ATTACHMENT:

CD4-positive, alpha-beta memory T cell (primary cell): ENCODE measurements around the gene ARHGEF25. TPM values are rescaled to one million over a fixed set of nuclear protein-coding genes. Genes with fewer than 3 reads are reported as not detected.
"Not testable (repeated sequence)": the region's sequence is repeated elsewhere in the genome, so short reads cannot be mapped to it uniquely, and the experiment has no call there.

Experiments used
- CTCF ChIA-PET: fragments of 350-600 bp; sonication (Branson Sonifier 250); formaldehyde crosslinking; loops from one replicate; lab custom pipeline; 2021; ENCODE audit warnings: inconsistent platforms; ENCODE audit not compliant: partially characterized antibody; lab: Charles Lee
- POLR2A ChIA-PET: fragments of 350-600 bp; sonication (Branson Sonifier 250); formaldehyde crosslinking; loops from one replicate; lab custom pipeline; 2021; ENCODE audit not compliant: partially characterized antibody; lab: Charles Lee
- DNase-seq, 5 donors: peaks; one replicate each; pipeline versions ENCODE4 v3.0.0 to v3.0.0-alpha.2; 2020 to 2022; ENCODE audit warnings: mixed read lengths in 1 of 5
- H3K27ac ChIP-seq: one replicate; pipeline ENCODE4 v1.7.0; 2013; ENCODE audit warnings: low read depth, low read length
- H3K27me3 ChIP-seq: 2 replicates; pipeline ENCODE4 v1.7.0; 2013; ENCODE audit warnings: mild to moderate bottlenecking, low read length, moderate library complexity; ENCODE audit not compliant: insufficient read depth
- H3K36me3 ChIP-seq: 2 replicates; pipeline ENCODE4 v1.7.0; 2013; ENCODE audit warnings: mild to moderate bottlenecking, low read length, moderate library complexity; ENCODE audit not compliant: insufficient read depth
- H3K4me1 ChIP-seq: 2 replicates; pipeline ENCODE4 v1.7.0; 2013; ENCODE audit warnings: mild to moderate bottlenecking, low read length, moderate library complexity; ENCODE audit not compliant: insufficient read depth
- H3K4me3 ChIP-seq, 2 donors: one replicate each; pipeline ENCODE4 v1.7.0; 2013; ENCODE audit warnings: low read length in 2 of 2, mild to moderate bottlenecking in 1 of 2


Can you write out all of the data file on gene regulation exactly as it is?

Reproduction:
CD4-positive, alpha-beta memory T cell (primary cell): ENCODE measurements around the gene ARHGEF25. TPM values are rescaled to one million over a fixed set of nuclear protein-coding genes. Genes with fewer than 3 reads are reported as not detected.
"Not testable (repeated sequence)": the region's sequence is repeated elsewhere in the genome, so short reads cannot be mapped to it uniquely, and the experiment has no call there.

Experiments used
- CTCF ChIA-PET: fragments of 350-600 bp; sonication (Branson Sonifier 250); formaldehyde crosslinking; loops from one replicate; lab custom pipeline; 2021; ENCODE audit warnings: inconsistent platforms; ENCODE audit not compliant: partially characterized antibody; lab: Charles Lee
- POLR2A ChIA-PET: fragments of 350-600 bp; sonication (Branson Sonifier 250); formaldehyde crosslinking; loops from one replicate; lab custom pipeline; 2021; ENCODE audit not compliant: partially characterized antibody; lab: Charles Lee
- DNase-seq, 5 donors: peaks; one replicate each; pipeline versions ENCODE4 v3.0.0 to v3.0.0-alpha.2; 2020 to 2022; ENCODE audit warnings: mixed read lengths in 1 of 5
- H3K27ac ChIP-seq: one replicate; pipeline ENCODE4 v1.7.0; 2013; ENCODE audit warnings: low read depth, low read length
- H3K27me3 ChIP-seq: 2 replicates; pipeline ENCODE4 v1.7.0; 2013; ENCODE audit warnings: mild to moderate bottlenecking, low read length, moderate library complexity; ENCODE audit not compliant: insufficient read depth
- H3K36me3 ChIP-seq: 2 replicates; pipeline ENCODE4 v1.7.0; 2013; ENCODE audit warnings: mild to moderate bottlenecking, low read length, moderate library complexity; ENCODE audit not compliant: insufficient read depth
- H3K4me1 ChIP-seq: 2 replicates; pipeline ENCODE4 v1.7.0; 2013; ENCODE audit warnings: mild to moderate bottlenecking, low read length, moderate library complexity; ENCODE audit not compliant: insufficient read depth
- H3K4me3 ChIP-seq, 2 donors: one replicate each; pipeline ENCODE4 v1.7.0; 2013; ENCODE audit warnings: low read length in 2 of 2, mild to moderate bottlenecking in 1 of 2